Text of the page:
Deployed App on browser via Azure app service.
Fig 10: Deployed App on browser via Azure app service.

Let’s do the code change and see how GitHub Actions Deploys the web app automatically

Now let's do a change to our code file and see how the GitHub actions triggers the build and deploy to the App to Azure App Service. Here we are using GitHub online only to do code change from the browser. Select “Index.cshtml” and change “Welcome” text to “Welcome, DotNetMirror. Triggering deployment with Git check-in” and commit the code change. Refer below screenshot. 

Code change from GitHub.
Fig 11: Code change from GitHub.

After the commit changes action is done, navigate to the actions tab and see it triggers a build and deployment process will be kicked off.

Actions tab - Triggered the build and deploying the code change
Fig 12: Actions tab - Triggered the build and deploying the code change

 Actions tab - Build Process in-progress
Fig 13: Actions tab - Build Process in-progress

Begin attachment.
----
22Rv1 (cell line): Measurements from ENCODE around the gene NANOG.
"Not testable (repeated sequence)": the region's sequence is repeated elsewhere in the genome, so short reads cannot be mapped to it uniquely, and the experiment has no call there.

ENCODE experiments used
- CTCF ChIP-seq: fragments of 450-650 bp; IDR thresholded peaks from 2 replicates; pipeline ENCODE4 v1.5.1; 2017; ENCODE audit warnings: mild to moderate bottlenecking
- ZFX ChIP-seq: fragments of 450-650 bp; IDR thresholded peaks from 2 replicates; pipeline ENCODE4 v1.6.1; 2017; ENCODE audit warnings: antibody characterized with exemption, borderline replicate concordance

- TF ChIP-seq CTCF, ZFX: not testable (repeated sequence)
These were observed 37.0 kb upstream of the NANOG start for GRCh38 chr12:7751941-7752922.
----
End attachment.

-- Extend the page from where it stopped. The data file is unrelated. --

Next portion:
Once it is deployed, you can  go to the Deployment Center and see latest build status as success.

Azure App Service Deployment Center - Change is deployed
Fig 14: Azure App Service Deployment Center - Change is deployed

Refresh the web app on the browser, you should be able to see the committed change.

Deployed App with change on browser via Azure app service.
Fig 15: Deployed App with change on browser via Azure app service.

Conclusion

Github Actions can be used as continuous deployment process to deploy the code commit to Azure App Service automatically.

References

  1. https://azure.microsoft.com/en-in/updates/azure-app-service-support-for-github-actions-is-in-preview/